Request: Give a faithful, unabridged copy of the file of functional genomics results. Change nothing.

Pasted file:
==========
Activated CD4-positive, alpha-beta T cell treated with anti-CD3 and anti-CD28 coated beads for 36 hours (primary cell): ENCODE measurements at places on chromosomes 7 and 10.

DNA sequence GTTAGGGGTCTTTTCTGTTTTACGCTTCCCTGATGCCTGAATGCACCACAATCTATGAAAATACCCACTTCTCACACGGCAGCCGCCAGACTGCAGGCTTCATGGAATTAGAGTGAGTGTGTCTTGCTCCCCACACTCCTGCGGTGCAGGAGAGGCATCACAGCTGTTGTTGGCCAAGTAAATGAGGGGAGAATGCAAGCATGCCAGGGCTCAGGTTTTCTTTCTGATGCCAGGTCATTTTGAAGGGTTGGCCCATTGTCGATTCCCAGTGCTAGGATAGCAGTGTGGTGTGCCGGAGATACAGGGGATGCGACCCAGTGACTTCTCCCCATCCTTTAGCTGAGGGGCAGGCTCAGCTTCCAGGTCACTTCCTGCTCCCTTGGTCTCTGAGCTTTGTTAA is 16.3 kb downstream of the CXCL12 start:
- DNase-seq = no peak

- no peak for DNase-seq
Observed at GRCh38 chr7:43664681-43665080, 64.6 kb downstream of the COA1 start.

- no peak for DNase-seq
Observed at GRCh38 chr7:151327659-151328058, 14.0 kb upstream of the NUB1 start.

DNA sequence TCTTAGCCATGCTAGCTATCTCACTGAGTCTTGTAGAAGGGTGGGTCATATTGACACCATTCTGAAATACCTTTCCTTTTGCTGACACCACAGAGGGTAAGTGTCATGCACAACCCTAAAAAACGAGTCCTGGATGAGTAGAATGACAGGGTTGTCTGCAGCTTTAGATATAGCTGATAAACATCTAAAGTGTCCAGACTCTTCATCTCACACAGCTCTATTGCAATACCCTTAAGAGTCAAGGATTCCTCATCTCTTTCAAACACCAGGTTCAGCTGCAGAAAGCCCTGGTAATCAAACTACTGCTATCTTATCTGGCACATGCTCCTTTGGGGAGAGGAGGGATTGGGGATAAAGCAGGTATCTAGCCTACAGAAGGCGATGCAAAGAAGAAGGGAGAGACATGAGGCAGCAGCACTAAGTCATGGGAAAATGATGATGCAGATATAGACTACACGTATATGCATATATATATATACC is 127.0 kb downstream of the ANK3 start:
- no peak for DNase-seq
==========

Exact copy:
Activated CD4-positive, alpha-beta T cell treated with anti-CD3 and anti-CD28 coated beads for 36 hours (primary cell): ENCODE measurements at places on chromosomes 7 and 10.

DNA sequence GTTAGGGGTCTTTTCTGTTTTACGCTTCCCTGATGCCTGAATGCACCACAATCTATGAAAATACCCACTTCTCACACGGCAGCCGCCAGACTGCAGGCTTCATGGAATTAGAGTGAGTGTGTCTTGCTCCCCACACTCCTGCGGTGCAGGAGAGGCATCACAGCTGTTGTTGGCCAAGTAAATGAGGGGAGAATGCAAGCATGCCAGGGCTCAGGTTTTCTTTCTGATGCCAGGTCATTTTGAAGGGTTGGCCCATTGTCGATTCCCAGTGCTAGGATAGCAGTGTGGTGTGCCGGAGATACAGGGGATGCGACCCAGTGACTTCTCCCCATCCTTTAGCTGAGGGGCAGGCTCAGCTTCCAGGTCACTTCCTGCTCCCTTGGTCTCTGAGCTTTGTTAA is 16.3 kb downstream of the CXCL12 start:
- DNase-seq = no peak

- no peak for DNase-seq
Observed at GRCh38 chr7:43664681-43665080, 64.6 kb downstream of the COA1 start.

- no peak for DNase-seq
Observed at GRCh38 chr7:151327659-151328058, 14.0 kb upstream of the NUB1 start.

DNA sequence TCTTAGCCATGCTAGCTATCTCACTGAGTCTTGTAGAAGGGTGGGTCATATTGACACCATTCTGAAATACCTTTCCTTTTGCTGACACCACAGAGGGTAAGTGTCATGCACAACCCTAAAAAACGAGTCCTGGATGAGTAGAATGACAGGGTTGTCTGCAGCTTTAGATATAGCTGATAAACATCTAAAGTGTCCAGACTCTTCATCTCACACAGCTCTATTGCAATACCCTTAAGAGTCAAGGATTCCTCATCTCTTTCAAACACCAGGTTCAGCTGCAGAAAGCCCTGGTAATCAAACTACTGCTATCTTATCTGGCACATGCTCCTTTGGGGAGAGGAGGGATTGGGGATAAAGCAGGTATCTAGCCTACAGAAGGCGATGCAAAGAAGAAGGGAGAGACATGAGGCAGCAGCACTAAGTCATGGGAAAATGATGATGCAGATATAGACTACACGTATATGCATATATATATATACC is 127.0 kb downstream of the ANK3 start:
- no peak for DNase-seq